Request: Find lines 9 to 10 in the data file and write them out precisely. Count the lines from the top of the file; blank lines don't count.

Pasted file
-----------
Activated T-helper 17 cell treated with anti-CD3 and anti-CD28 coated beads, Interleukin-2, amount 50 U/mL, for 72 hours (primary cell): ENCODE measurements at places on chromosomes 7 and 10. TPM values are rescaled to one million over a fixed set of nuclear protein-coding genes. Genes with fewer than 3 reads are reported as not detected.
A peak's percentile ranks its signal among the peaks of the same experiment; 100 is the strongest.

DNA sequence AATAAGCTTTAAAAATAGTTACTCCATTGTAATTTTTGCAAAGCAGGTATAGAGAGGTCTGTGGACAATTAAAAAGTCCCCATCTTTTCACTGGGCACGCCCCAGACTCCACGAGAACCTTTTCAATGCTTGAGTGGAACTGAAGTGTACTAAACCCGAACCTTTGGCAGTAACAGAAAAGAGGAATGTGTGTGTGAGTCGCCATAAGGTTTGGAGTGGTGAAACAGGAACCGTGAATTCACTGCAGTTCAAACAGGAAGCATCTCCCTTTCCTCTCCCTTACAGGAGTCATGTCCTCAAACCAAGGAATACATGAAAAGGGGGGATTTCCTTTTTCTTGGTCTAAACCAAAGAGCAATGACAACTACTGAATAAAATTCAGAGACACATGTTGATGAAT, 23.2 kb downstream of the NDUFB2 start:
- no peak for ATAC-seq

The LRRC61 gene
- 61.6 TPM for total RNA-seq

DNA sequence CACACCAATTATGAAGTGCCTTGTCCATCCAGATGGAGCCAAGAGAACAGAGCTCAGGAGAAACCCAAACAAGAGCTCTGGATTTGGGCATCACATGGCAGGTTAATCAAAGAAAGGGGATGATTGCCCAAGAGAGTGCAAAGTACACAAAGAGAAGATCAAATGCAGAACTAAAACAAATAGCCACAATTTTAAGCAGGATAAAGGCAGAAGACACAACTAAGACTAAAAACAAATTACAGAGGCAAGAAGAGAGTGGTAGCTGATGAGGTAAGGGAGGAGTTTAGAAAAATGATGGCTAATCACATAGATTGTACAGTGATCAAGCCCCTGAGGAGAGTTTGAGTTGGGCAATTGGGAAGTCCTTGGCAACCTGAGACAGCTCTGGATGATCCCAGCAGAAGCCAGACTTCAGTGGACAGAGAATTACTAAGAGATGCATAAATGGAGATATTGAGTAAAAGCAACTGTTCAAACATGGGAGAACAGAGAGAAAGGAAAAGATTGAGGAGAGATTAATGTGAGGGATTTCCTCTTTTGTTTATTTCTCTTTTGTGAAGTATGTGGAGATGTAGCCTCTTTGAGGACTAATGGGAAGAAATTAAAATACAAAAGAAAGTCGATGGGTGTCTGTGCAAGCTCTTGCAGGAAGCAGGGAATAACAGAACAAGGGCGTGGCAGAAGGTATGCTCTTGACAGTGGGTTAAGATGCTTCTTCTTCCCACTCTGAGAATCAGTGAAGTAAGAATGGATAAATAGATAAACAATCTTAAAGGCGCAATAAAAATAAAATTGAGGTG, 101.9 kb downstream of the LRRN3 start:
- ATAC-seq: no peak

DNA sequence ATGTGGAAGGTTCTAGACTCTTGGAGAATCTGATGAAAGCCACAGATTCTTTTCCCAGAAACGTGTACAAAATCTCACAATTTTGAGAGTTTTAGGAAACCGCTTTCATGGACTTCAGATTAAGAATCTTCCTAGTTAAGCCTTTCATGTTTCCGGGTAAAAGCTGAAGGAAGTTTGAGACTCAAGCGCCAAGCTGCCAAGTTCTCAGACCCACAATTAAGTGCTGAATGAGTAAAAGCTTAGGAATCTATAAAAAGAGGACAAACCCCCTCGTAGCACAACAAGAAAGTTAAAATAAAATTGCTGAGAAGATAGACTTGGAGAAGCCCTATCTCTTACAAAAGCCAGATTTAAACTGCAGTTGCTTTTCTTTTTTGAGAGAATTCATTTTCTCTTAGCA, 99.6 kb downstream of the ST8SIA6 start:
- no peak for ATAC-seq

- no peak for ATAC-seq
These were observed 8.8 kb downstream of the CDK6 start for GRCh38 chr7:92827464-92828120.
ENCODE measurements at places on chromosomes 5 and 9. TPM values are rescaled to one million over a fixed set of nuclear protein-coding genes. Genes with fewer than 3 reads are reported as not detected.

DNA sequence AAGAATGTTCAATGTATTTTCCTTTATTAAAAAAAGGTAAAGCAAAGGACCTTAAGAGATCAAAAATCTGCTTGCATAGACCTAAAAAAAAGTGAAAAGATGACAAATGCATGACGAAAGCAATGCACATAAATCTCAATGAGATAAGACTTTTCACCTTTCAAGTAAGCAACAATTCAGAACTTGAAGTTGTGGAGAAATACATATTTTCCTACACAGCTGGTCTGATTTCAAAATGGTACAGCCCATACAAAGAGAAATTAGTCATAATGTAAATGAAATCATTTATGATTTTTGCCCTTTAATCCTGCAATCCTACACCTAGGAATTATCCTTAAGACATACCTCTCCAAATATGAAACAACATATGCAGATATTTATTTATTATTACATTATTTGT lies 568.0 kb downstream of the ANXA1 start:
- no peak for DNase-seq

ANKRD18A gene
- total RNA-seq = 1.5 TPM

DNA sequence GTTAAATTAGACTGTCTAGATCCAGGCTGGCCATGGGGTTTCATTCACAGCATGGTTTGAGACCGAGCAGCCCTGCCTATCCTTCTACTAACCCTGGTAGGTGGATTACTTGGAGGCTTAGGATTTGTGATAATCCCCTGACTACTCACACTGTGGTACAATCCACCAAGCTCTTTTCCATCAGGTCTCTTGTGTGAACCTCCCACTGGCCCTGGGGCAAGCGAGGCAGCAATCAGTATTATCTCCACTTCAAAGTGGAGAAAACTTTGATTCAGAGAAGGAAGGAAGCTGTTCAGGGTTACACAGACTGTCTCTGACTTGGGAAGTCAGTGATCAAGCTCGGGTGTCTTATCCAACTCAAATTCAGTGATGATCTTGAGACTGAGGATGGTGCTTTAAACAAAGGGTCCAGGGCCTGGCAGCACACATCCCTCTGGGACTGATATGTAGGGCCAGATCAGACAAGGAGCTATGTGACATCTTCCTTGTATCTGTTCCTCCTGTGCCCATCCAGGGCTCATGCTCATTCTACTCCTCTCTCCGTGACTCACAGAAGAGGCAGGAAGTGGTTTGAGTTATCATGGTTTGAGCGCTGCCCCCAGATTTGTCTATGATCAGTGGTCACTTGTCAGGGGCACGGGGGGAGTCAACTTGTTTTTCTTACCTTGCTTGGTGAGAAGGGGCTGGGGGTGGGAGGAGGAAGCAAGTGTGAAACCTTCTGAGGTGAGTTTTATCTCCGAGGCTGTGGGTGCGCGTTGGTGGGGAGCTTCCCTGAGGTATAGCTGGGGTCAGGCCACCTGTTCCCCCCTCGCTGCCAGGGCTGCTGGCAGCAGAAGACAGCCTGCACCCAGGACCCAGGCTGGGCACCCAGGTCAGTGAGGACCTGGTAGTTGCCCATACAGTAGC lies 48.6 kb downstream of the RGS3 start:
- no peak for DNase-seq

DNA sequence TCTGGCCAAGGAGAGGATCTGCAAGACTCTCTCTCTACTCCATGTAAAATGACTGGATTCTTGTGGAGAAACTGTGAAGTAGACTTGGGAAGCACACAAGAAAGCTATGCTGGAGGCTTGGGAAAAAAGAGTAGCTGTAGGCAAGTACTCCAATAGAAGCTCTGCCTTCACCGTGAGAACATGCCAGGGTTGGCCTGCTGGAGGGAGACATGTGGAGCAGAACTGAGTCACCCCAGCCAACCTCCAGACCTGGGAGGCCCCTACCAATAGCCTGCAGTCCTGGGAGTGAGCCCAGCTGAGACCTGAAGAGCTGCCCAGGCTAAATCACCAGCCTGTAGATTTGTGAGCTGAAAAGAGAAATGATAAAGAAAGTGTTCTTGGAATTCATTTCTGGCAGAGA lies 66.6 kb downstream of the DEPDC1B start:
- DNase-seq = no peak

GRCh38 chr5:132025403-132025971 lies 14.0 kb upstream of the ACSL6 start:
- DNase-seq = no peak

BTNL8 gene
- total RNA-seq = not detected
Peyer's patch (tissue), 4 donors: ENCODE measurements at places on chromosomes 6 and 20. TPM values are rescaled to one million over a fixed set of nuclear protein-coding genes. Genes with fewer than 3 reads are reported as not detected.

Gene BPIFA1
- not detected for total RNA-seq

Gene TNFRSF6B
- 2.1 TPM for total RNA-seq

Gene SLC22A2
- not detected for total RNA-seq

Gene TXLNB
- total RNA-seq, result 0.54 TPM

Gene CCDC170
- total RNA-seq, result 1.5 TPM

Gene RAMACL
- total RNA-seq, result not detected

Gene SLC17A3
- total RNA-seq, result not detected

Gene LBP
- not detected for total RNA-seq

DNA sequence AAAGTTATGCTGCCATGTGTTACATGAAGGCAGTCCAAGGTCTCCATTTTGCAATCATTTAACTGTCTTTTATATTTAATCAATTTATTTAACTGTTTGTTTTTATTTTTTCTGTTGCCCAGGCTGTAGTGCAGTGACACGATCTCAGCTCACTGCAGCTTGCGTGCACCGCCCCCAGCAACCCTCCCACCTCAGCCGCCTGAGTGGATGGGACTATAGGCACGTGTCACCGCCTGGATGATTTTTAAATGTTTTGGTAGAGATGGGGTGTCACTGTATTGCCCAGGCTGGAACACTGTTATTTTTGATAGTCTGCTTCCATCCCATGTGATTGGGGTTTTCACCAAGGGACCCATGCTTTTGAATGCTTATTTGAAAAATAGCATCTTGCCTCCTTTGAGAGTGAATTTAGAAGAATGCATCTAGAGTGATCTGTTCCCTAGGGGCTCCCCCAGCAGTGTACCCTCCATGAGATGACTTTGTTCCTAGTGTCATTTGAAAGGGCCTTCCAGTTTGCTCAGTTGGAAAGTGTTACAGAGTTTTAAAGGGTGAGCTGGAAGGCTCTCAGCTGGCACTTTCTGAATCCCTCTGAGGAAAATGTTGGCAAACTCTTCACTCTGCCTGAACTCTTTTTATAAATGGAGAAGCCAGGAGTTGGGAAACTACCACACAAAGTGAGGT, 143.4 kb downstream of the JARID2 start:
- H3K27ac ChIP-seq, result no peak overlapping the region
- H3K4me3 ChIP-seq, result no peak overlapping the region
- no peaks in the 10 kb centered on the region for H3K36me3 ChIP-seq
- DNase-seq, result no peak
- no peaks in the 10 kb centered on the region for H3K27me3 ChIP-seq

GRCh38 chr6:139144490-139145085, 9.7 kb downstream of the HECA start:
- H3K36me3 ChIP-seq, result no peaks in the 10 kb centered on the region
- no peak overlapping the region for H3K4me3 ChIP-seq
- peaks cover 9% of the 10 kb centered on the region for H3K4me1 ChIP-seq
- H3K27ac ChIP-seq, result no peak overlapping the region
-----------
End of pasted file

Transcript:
DNA sequence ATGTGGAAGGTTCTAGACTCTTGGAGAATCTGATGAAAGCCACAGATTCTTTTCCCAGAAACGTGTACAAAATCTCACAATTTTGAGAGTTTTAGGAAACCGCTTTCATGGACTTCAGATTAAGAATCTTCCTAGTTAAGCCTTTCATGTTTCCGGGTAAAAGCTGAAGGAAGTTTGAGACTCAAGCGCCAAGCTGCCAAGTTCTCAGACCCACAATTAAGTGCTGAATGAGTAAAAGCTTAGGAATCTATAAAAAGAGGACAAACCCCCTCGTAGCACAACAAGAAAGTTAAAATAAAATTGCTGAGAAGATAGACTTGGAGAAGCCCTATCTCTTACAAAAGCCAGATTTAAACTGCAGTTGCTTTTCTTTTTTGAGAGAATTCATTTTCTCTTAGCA, 99.6 kb downstream of the ST8SIA6 start:
- no peak for ATAC-seq